Adelson was the top giver to Trump's inauguration committee, which raised about $106.8 million total, per Federal Election Commission filings.
The Associated Press noted Adelson's largesse scored him top tier seats at Jan. 20 ceremony at the U.S. Capitol, along with an invite to a private lunch with Trump and other power brokers.
Adelson, who is Jewish, most recently made headlines when he reportedly scored a personal apology from Trump press secretary Sean Spicer earlier this month after the White House spokesman made a bumbling Holocaust reference.
Despite the massive haul from Adelson and other major donors, side-by-side comparison photos showed Team Trump's kickoff concert drew notably fewer spectators than that of his predecessor. The same went for the crowd on the National Mall for Trump's actual swearing-in ceremony, photographic evidence suggested.
The Presidential Inaugural Committee doesn't have to itemize how it spent the money, which it raised with six- or seven-figure help from donors including Phil Ruffin, Dan Snyder and Paul Singer, as well as major corporations, per AP.
Big donors' money "flowed despite — and perhaps because of — Mr. Trump's promises to 'drain the swamp' of Washington corruption and influence-peddling, both of which show little sign of abating in the first months of his presidency," the New York Times wrote.
"There were a lot of traditional Republican donors — corporate and individual — who were not with Trump in the campaign. Clearly they found a way to make it up to him," Stephen Kerrigan, chief executive officer of the 2013 Presidential Inaugural Committee, told Mic Wednesday.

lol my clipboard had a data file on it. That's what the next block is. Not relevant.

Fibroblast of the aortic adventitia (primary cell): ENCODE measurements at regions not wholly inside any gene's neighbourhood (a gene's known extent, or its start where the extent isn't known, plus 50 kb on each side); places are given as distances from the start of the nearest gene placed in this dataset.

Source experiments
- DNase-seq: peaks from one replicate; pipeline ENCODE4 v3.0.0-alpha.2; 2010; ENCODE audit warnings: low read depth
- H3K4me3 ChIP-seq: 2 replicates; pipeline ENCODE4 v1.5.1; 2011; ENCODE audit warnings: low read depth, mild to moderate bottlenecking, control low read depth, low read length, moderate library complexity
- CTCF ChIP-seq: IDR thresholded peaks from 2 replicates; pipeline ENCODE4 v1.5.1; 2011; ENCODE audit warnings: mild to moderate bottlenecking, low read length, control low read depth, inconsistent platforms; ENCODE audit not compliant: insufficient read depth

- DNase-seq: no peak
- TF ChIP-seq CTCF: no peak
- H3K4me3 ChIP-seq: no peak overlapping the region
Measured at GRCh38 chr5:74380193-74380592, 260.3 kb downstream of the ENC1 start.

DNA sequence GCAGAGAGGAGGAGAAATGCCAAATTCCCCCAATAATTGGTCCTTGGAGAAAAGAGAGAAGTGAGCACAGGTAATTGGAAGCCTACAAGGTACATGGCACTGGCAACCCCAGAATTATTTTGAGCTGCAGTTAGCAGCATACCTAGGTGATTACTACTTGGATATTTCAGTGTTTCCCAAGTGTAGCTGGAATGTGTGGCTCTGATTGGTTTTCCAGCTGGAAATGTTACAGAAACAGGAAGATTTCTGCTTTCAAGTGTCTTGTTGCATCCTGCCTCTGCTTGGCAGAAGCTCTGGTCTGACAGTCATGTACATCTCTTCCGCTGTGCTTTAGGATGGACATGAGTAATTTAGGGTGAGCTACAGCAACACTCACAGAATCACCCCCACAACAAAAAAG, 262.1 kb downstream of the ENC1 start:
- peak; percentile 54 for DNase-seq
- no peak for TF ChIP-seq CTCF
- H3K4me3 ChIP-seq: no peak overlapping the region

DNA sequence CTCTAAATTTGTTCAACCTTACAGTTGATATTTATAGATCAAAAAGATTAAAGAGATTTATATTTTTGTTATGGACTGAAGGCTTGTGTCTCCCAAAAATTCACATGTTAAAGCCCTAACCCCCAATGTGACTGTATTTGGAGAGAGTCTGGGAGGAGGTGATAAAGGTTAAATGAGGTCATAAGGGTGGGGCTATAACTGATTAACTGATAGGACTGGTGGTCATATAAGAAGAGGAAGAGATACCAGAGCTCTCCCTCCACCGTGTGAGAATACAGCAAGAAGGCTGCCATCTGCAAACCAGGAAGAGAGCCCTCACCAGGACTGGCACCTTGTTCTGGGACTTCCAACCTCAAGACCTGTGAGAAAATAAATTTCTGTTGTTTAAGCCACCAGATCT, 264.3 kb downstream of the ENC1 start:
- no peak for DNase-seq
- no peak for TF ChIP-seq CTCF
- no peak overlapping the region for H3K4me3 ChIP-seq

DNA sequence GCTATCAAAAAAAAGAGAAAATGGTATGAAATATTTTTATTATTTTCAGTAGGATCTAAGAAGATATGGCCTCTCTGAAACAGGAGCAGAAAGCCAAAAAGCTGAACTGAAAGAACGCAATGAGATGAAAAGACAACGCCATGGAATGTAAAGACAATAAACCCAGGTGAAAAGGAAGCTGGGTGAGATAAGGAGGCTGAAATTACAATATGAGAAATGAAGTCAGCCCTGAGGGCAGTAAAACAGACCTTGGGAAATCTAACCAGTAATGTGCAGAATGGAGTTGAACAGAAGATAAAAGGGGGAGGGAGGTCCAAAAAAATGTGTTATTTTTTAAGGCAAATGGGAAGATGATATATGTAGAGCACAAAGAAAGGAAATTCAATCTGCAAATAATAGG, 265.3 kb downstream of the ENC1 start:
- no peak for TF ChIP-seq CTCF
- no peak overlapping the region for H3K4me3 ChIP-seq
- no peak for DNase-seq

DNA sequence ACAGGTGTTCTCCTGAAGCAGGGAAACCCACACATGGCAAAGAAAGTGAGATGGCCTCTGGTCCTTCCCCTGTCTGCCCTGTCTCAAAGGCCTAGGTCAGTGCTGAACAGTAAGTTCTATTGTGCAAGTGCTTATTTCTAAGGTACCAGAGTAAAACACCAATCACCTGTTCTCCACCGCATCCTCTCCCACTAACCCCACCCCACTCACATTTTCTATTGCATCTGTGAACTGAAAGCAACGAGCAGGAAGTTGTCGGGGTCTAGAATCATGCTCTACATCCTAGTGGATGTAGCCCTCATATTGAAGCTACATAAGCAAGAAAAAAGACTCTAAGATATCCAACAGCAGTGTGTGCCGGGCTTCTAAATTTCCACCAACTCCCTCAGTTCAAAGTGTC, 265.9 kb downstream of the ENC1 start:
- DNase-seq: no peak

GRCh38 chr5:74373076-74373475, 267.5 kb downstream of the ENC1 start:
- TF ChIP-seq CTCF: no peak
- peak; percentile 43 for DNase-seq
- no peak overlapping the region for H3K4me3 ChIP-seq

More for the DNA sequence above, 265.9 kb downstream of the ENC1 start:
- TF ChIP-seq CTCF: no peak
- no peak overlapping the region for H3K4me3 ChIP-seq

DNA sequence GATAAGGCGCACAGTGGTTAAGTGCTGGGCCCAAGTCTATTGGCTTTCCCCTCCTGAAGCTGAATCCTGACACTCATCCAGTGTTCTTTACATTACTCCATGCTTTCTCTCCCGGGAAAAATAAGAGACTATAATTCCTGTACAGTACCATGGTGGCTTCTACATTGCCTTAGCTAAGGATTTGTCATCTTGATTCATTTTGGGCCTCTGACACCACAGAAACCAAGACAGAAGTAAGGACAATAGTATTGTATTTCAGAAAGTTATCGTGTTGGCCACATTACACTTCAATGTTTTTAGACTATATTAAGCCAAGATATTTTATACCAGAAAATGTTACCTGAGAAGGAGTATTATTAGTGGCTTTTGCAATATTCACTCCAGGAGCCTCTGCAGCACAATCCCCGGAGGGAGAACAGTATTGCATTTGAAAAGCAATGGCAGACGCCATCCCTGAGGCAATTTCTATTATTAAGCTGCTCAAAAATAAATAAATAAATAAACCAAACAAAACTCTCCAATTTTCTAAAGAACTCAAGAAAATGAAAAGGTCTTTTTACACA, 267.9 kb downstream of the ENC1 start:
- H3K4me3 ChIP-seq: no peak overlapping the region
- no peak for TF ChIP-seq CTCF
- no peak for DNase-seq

The PIC said in an emailed statement that Trump's big day "was one of the most accessible and affordable inaugurations for the public in recent history," featuring more than 20 official events, many of them free.
PIC Chairman Tom Barrack, who had pre-gamed an inaugural swathed in an aura of "soft sensuality," said in the statement that the copious fundraising gave the public "a chance to experience the incredible moment in our democracy where we witness the peaceful transition of power."
But Kerrigan, who was also a major player in former President Barack Obama's first inaugural, wasn't buying the need for that much cash for "an inaugural of that size." The first Obama inaugural, which Kerrigan pointedly called "the largest in history," only "cost half as much," he said. "Maybe we were better at budgeting."
Going ahead, Barrack said, the PIC "will identify and evaluate charities that will receive contributions left from the excess monies raised. This information will be released at a later date when the organization's books are fully closed."
The answer, Kerrigan said, could be well worth waiting for: "Considering these remaining funds can be rolled over for a future inaugural, if he gives it all away now, it is a clear sign that they may have closed the door to re-election."
April 19, 2017, 1:52 p.m.: This story has been updated.